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TextExpander 6 review: A snippets subscription service that’s priced too high

TextExpander moves from paid apps to a subscription ecosystem with identical apps and an immature Web interface.

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A choice to upgrade for existing users

Those who own recent copies of TextExpander may be faced with a quandary. To ease the transition, Smile is offering registered users 50 percent off monthly subscriptions for the first 12 months (about $2 a month), as well as a lifetime 50-percent discount off a yearly Life Hacker subscription, making it $20 a year.

However, many users may not be interested in the sharing feature; I can’t find a reason for it in my workflow. It’s my fundamental question as I review this revision: How many current users have been dying to share automatically updated snippets? The new system may be highly attractive to new subscribers, especially in business, but if you have no desire to move to this mode, you don’t have to.

The previous releases continue to work in iOS and OS X, and Smile will continue to offer them for sale under the old pricing ($45 for the OS X version and $5 for the iOS one). Smile also changed its original plan to just maintain compatibility for the older versions to continuing development on them. In a statement on April 12, Smile said it will continue to bring some new features to the previous versions as well.

If you want to try out the new version, you can’t have both TextExpander 5 and 6 running at the same time, although you can have both installed and named distinctly, and run one or the other. Installing the new version 4 in iOS doesn’t remove the previous version 3 release, and as alternative keyboards, you can switch among them.

Smile says TextExpander 6 won’t create backward-incompatible snippets, so you can make new snippets in the new version and then export and use them with the older one if you don’t choose to continue with a subscription.

You don’t have to make a decision right away. I believe most current users will probably stick with the previous versions.

A low value in the current price

As a dedicated user of TextExpander for many years, I continue to find a high degree of utility in it, even more so as it’s matured. However, it’s impossible for me to wholeheartedly recommend TextExpander’s new approach to either existing or new users.

For existing users, there’s not enough advantage unless you fall in what I think is a relatively narrow band of people who need more than sync and want individual or team sharing. If you’re one of them, this is the ecosystem for you.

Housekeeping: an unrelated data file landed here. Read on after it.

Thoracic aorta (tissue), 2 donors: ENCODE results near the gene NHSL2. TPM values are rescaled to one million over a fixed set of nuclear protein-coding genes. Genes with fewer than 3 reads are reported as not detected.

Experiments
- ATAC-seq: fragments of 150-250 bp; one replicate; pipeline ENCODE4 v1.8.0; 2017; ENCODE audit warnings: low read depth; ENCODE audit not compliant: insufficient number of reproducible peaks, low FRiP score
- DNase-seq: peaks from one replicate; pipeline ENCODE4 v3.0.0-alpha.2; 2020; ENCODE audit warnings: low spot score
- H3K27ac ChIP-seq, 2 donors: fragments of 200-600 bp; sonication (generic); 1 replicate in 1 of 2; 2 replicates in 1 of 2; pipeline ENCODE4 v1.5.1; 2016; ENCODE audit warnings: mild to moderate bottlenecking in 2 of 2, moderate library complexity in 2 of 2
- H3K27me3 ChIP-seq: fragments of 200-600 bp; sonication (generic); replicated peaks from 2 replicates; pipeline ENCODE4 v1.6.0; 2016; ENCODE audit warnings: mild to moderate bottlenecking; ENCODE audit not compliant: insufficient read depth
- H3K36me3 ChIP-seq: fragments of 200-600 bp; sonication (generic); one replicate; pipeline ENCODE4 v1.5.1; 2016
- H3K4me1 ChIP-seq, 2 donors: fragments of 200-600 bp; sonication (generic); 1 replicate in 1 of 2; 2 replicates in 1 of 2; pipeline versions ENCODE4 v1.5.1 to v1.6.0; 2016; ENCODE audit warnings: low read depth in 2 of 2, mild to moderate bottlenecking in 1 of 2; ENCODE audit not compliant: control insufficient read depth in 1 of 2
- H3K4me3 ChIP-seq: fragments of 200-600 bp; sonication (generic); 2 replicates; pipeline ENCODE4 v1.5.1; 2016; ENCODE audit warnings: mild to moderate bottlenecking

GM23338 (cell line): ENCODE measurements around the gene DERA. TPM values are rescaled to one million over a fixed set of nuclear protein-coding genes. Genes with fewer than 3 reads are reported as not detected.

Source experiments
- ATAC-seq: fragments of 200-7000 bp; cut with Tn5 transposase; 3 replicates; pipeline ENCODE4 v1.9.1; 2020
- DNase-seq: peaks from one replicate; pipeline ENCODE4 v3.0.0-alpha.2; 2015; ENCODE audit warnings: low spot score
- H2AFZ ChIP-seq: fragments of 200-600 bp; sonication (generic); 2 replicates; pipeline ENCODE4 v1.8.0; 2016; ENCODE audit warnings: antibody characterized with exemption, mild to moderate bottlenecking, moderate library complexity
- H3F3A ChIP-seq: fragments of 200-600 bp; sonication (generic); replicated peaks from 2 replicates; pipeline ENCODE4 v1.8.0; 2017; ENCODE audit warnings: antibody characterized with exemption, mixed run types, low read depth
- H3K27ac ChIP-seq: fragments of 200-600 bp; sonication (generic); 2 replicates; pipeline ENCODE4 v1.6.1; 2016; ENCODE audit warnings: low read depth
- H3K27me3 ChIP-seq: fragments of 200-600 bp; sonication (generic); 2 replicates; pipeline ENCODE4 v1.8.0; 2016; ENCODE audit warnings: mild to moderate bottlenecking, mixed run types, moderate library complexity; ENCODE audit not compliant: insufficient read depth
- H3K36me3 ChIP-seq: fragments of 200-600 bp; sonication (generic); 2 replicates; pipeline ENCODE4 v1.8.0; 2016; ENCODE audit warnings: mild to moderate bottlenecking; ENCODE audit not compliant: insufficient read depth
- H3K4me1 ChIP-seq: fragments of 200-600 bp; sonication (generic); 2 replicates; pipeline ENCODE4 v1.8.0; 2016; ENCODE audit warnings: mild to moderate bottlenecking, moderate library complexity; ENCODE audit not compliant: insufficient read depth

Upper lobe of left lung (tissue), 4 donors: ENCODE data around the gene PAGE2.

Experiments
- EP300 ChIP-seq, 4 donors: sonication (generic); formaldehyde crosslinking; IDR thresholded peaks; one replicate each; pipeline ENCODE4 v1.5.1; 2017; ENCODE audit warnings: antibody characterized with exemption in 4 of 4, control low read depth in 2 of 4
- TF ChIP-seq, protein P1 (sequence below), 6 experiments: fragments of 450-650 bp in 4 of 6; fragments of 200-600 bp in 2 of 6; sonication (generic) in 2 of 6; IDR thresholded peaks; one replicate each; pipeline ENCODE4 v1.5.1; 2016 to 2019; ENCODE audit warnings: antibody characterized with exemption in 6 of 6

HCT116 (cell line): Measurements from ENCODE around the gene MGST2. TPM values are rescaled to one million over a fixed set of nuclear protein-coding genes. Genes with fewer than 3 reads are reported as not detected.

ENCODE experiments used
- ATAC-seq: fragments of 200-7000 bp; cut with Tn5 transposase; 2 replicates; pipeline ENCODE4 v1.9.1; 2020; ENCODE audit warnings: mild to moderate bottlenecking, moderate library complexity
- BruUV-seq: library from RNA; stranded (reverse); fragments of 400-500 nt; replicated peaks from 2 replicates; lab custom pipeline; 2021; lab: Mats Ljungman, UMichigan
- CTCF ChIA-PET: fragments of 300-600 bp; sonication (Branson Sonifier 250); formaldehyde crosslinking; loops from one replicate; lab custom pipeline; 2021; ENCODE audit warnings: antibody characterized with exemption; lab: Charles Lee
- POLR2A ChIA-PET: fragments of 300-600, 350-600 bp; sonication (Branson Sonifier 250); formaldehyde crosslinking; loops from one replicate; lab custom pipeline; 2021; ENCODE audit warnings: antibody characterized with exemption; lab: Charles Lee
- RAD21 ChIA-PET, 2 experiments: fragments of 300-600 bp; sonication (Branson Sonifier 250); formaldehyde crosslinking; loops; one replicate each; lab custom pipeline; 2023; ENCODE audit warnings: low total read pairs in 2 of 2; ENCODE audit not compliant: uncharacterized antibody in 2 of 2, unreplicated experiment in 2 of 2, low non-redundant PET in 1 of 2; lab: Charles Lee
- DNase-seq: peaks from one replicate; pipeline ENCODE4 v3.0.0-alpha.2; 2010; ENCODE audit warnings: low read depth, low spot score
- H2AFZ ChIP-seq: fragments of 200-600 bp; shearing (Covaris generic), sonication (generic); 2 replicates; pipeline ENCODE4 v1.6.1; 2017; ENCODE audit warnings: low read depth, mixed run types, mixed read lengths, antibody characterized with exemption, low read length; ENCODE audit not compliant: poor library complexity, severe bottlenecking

For new users, the cost is simply too high for the current utility offered. While I trust that Smile will continue to expand and develop its product, the subscription price is not far below Slack’s paid tiers, and Slack is a vastly more complicated and sophisticated communication system. The business price isn’t far below entry-level customer relationship management (CRM) software that includes form-based responses that are fully integrated with incoming and outgoing email.

A future version of the TextExpander ecosystem may fulfill Smile’s goals in making this business-model switch, but the current version falls short for the price demanded.

Editor's note: This review was updated to include information about the terms of service that note TextExpander is unsuitable for government users. The review was also revised to note price changes announced on April 12.

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At a Glance
  • TextExpander moves from paid apps to a subscription ecosystem with identical apps and an immature Web interface.

    Pros

    • Company-run cloud service avoids need for third-party storage or account
    • Seamless fast synchronization among devices and other users and team members
    • Team sharing works well for small businesses

    Cons

    • Not enough value yet to justify price
    • Snippets are stored unencrypted on Smile’s servers
    • All expansions stop working without active subscription
    • Monthly cost much higher than previous upgrade cycle pricing
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